Stephanodiscus alpinus has been investigated by Hakansson and Stoermer (1984). Original material and Great Lakes material have been compared by Hakansson and Stoermer (1984) and Theriot and Stoermer (1982). The Great Lakes material shows greater variability than the type material, however material from the type locality show as much variability as the Great Lakes material (Hakansson and Stoermer 1984). The diameter range is 7-33 um. The striae are for the most part biseriate near the margin however triseriate fasicles are known (see Hakansson and Stoermer 1984, fig. 16). [Specimens from Lake Michigan have been found in which the striae are composed of a single series of areolae for most of the stria until just at the margin the areolae become a double series for one or two areolae.] This should be considered part of the morphological variability present in this taxon. The fascicles are separated by conspicuous interfascicles (sometimes called "ribs" in older literature). Generally spines are located at the margin of each interfascicle. There is some variation in this character. Sometimes spines are broken off while in other cases the spine never developed. It is impossible to differentiate between these conditions at the light microscope level. The valve face is concentrically undulate. Both concave and convex central areas are known.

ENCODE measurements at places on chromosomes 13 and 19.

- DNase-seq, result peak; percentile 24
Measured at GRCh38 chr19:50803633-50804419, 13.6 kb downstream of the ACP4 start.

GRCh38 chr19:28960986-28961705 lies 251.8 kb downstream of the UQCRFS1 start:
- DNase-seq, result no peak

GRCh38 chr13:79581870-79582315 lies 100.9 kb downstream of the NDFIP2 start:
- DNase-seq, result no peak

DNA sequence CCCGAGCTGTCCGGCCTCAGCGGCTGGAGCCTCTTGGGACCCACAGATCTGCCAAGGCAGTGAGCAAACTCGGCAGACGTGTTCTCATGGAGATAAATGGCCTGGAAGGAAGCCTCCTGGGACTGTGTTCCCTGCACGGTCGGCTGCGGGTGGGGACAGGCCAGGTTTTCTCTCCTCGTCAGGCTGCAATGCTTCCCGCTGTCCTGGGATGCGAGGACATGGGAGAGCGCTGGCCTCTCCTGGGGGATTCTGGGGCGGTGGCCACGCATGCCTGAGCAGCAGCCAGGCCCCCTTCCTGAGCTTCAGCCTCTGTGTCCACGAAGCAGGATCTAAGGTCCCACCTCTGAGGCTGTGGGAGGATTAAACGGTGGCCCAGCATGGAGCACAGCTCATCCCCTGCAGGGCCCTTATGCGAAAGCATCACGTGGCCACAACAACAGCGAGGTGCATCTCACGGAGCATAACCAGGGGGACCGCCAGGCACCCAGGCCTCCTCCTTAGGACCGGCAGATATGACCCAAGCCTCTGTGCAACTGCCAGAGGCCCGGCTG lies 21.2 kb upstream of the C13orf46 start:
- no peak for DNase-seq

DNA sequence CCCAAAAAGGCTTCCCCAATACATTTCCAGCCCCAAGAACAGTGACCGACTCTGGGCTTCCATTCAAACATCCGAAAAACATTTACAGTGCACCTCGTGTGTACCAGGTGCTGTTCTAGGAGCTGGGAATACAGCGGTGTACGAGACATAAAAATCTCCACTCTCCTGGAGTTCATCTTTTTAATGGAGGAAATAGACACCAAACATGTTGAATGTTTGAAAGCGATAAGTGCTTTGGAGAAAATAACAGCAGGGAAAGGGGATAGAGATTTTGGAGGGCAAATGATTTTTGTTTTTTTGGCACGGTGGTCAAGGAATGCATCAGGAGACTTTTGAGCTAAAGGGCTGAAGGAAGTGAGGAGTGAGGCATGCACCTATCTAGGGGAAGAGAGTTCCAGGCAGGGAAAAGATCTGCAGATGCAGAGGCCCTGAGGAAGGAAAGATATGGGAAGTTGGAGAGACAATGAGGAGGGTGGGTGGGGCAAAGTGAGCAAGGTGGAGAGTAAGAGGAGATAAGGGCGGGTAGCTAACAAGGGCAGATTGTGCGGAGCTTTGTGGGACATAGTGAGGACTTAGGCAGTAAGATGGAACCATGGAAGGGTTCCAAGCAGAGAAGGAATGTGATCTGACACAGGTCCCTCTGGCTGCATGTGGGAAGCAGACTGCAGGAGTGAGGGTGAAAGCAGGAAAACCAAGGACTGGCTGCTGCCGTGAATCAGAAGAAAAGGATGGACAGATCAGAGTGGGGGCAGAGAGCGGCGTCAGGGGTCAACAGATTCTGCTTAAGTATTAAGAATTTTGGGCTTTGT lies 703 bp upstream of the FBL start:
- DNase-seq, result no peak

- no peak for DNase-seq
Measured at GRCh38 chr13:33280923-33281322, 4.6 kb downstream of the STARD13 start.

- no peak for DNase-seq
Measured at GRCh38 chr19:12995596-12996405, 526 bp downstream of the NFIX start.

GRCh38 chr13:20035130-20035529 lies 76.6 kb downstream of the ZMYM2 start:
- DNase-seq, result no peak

According to Stoermer and Ladewski (1976)Stephanodiscus alpinus appears to prefer temperatures below 2 degrees Celcius however it is present in low numbers throughout the investigated temperature range (up to 24 degrees Celcius). It is a winter dominant in Lake Ontario (Stoermer et al. 1975) and a component of the spring pulse in Lake Erie continuing throughout the year (Hohn 1969). It is present in Lakes Huron and Superior where its abundance is low (Stoermer and Ladewski 1976). Huber-Pestalozzi (1942) states that it is bound to low temperatures and found in the hypolinmion of lakes in the eastern alps. It appears to tolerate slight nutrient enrichment (Stoermer and Yang 1970).